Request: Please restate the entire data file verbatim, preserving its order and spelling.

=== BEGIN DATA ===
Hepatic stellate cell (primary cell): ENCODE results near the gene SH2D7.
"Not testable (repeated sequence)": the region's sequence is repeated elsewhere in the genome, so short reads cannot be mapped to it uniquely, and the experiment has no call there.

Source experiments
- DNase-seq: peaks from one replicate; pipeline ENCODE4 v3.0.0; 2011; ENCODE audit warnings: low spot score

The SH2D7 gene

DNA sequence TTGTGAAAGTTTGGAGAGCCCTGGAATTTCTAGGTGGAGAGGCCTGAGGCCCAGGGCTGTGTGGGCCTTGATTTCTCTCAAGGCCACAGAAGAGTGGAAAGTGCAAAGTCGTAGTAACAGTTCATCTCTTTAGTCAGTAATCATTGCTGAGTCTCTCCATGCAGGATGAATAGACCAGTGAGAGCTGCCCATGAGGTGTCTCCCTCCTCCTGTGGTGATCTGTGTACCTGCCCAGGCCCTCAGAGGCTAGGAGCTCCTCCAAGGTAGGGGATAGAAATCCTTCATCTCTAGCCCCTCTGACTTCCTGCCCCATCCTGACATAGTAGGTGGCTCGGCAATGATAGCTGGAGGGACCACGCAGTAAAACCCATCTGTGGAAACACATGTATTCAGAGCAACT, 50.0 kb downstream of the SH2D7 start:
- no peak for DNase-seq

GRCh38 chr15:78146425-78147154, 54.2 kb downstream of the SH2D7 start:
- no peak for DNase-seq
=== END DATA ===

Hepatic stellate cell (primary cell): ENCODE results near the gene SH2D7.
"Not testable (repeated sequence)": the region's sequence is repeated elsewhere in the genome, so short reads cannot be mapped to it uniquely, and the experiment has no call there.

Source experiments
- DNase-seq: peaks from one replicate; pipeline ENCODE4 v3.0.0; 2011; ENCODE audit warnings: low spot score

The SH2D7 gene

DNA sequence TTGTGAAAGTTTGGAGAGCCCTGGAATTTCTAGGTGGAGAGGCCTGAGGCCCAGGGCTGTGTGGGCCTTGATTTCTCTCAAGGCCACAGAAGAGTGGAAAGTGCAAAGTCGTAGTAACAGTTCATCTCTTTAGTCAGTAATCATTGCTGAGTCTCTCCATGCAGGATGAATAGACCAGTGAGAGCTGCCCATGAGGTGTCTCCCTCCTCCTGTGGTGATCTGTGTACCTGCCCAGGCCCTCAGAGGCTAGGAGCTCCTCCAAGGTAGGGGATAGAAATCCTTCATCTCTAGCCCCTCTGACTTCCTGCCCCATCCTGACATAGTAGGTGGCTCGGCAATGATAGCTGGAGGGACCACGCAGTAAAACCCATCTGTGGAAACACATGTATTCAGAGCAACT, 50.0 kb downstream of the SH2D7 start:
- no peak for DNase-seq

GRCh38 chr15:78146425-78147154, 54.2 kb downstream of the SH2D7 start:
- no peak for DNase-seq